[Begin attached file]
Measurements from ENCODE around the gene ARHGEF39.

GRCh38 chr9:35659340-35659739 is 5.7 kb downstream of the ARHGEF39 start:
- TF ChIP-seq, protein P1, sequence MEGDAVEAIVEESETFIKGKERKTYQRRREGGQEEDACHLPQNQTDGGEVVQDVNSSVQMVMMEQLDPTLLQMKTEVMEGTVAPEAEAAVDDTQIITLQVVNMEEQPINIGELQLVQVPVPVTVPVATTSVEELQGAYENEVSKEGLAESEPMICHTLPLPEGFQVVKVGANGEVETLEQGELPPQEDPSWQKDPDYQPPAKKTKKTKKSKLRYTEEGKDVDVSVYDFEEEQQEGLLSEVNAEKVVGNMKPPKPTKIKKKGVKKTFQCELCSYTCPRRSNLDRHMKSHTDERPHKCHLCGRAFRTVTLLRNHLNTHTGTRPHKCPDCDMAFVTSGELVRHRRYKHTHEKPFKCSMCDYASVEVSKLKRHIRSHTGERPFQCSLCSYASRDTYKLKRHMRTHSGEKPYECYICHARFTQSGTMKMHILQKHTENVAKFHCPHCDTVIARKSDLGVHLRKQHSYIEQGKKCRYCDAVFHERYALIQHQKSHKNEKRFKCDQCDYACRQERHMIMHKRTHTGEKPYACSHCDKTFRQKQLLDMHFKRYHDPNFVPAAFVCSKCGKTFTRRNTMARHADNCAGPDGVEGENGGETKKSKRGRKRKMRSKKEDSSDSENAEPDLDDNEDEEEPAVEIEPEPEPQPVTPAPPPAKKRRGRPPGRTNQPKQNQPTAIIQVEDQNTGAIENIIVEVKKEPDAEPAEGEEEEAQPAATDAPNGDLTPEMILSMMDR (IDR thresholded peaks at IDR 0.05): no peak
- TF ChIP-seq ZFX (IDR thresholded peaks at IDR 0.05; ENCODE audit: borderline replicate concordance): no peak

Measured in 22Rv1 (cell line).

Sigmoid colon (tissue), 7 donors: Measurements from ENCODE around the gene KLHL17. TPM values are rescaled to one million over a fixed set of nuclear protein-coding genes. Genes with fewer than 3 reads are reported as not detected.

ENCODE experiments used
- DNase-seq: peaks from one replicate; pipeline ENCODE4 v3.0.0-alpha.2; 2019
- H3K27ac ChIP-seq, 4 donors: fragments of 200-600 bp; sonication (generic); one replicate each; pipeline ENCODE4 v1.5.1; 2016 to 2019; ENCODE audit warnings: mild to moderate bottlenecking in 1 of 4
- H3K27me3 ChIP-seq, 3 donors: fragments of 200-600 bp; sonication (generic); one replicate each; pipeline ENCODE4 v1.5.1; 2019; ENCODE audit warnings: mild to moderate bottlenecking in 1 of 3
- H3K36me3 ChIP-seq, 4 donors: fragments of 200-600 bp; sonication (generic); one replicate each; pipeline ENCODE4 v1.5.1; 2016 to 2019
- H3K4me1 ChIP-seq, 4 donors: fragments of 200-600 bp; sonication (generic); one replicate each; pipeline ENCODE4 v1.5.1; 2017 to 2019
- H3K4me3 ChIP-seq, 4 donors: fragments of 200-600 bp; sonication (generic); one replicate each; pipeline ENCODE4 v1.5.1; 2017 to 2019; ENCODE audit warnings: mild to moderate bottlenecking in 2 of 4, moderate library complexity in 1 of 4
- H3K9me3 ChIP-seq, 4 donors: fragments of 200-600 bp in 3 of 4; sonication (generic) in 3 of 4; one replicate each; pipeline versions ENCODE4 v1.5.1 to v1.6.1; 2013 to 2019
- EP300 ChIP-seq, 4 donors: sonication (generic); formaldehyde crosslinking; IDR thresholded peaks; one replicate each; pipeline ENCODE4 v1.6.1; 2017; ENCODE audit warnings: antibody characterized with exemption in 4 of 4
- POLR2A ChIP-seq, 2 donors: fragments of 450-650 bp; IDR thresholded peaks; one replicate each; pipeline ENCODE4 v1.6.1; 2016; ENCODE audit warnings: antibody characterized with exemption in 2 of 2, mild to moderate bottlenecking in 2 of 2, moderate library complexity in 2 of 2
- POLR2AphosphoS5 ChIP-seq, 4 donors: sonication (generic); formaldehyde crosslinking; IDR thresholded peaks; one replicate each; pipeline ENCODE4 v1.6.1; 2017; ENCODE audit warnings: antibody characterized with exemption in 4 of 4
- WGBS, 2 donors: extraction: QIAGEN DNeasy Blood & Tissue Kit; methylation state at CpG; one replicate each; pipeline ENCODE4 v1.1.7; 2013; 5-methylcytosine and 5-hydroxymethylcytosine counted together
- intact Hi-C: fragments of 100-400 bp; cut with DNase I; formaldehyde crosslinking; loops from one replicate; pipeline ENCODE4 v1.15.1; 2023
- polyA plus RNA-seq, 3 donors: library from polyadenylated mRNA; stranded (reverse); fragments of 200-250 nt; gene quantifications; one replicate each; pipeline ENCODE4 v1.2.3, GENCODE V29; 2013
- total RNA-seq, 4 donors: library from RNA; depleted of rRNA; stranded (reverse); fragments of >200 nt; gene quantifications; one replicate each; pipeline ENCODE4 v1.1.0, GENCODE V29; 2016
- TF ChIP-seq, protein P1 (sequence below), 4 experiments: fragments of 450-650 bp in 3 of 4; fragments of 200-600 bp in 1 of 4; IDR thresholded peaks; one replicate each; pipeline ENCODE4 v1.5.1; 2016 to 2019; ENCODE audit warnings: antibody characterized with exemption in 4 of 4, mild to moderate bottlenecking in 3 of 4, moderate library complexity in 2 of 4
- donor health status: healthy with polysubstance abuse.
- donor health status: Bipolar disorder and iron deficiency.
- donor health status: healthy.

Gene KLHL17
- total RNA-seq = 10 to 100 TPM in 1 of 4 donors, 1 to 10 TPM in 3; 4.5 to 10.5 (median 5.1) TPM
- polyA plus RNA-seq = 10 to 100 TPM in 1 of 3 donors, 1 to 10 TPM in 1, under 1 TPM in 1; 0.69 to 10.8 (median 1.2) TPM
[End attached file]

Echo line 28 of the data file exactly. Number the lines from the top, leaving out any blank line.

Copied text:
- polyA plus RNA-seq = 10 to 100 TPM in 1 of 3 donors, 1 to 10 TPM in 1, under 1 TPM in 1; 0.69 to 10.8 (median 1.2) TPM